Sunday, June 25, 2006


A rambling post for a Sunday afternoon

A very brief post by PZ Myers at The Pandas Thumb (PT) earlier today has generated more than 300 comments today. It turns out that most of them are trash (literally the sort of bickering that I recall from the playground at grade school), but the original post itself, and some of the comments, are worthwhile. Here's Myers' post (links removed):

In case anyone is interested, there is an interview and article with and about Ron Numbers, historian of science and author of The Creationists, available at the U of Wisconsin. He offers a fairly standard perspective on the creationism wars, one that is commonly expressed here…but I have to confess, I disliked it intensely, and think it represents much that is wrong in the usual conciliatory approach too many people favor.
(Yes! That is an invitation to argue!)

Those of you familiar with Myers will know that's he's generally disparaging of religion (for those of you who aren't familiar with him, visit his blog Pharyngula). Myers writes some of the best articles about biology in the blogosphere, but his hostility toward religion is off-putting for me. My understanding of Myers' position is that he's willing to work with theists, but he wants to be able to criticize their theism, which he regards as irrational (I hope I'm mischaracterizing his position). Here is a comment from the PT thread:

Comment #107858
Posted by PZ Myers on June 24, 2006 02:28 PM (e)
Lenny is part of the problem.
I think you should read more carefully what I wrote. In particular, that bit where I mention that accusing scientists of arrogance is absurd, when we’ve got plenty of theists spreading arrogance far and wide. I should have mentioned condescension, too — do you think I know nothing about religion? I was brought up in one, I live in a highly religious culture, I get religion chucked at me every single day. I’ve read religious books with far more critical thought than I see from most of the people who demand automatic respect for religion. I see religion day after day, I see people practicing their religion regularly, I get to share my mornings at the coffee shop with the men’s bible study group that meets there…and everyone tells me that none of that is religion.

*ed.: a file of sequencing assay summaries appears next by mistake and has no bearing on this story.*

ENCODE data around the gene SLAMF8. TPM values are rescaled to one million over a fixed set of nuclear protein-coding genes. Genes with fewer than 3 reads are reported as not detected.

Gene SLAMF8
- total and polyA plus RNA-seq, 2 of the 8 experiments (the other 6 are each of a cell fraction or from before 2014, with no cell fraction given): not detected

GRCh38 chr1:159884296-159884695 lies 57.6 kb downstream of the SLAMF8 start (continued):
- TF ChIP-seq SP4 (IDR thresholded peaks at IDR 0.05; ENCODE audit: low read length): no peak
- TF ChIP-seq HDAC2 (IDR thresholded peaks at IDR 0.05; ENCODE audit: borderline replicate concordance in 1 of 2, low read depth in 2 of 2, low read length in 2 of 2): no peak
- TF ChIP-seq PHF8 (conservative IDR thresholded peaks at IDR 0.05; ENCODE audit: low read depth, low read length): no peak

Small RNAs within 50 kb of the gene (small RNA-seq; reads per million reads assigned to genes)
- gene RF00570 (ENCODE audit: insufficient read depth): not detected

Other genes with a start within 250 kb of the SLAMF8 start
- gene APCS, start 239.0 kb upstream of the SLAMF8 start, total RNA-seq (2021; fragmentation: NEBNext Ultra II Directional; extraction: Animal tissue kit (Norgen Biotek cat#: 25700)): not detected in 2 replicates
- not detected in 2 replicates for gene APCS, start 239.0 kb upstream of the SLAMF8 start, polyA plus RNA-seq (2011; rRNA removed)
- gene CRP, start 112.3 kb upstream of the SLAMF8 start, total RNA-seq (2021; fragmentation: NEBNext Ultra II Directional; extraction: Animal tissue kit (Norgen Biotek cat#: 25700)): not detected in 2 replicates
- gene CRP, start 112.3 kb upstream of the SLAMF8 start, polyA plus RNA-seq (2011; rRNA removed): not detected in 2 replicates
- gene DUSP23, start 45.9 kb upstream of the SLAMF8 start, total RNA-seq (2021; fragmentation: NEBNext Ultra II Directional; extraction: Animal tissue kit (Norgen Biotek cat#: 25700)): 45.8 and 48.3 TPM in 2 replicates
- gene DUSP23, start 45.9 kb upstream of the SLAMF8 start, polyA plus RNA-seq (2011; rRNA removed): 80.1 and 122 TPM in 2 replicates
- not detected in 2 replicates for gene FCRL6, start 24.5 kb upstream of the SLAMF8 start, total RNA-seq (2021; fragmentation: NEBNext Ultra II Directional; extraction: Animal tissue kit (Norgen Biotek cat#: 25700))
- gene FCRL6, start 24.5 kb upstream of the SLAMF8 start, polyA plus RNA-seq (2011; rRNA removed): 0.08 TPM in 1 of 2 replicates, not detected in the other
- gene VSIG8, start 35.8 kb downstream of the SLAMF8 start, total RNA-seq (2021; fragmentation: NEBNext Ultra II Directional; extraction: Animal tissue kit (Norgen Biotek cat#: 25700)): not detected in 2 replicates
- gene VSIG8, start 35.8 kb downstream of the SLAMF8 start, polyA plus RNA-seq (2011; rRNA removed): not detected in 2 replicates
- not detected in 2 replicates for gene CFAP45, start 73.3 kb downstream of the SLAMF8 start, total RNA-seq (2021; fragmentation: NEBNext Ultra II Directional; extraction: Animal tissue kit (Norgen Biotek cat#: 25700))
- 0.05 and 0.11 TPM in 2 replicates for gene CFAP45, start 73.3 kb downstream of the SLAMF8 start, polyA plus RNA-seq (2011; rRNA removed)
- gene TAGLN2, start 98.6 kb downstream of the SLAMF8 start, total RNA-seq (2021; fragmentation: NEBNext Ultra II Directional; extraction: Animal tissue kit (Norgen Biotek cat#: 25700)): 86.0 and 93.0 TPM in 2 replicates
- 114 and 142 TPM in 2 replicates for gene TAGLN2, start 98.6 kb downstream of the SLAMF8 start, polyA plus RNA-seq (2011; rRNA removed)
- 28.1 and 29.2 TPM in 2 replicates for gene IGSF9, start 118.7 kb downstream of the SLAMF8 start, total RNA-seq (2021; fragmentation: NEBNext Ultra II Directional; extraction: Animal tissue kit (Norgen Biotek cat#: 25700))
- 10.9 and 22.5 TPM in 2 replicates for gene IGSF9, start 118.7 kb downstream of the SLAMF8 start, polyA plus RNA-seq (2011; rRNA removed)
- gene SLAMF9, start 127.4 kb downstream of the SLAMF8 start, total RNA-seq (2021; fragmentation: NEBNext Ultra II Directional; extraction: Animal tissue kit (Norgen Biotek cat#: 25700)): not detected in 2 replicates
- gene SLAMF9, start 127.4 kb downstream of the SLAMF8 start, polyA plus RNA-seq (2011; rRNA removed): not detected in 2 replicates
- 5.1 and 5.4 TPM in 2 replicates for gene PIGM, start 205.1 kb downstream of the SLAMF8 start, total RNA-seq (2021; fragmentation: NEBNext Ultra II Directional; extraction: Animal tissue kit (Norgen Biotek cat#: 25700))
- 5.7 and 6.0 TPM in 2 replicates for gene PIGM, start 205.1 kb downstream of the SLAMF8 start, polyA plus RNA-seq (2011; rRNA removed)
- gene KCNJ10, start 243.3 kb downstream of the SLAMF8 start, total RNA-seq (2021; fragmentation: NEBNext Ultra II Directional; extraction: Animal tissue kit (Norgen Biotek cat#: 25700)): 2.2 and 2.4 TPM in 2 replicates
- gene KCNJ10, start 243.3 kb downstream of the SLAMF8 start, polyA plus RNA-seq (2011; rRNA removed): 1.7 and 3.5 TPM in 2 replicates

It gets annoying. Religion, apparently, is some ineffable ideal that floats in a space of perfect perfection, unsmeared by grubby human hands, and no, no one gets to criticize it. It’s too pure. And if you do criticize it, you don’t know anything about it, because if you did, you wouldn’t complain.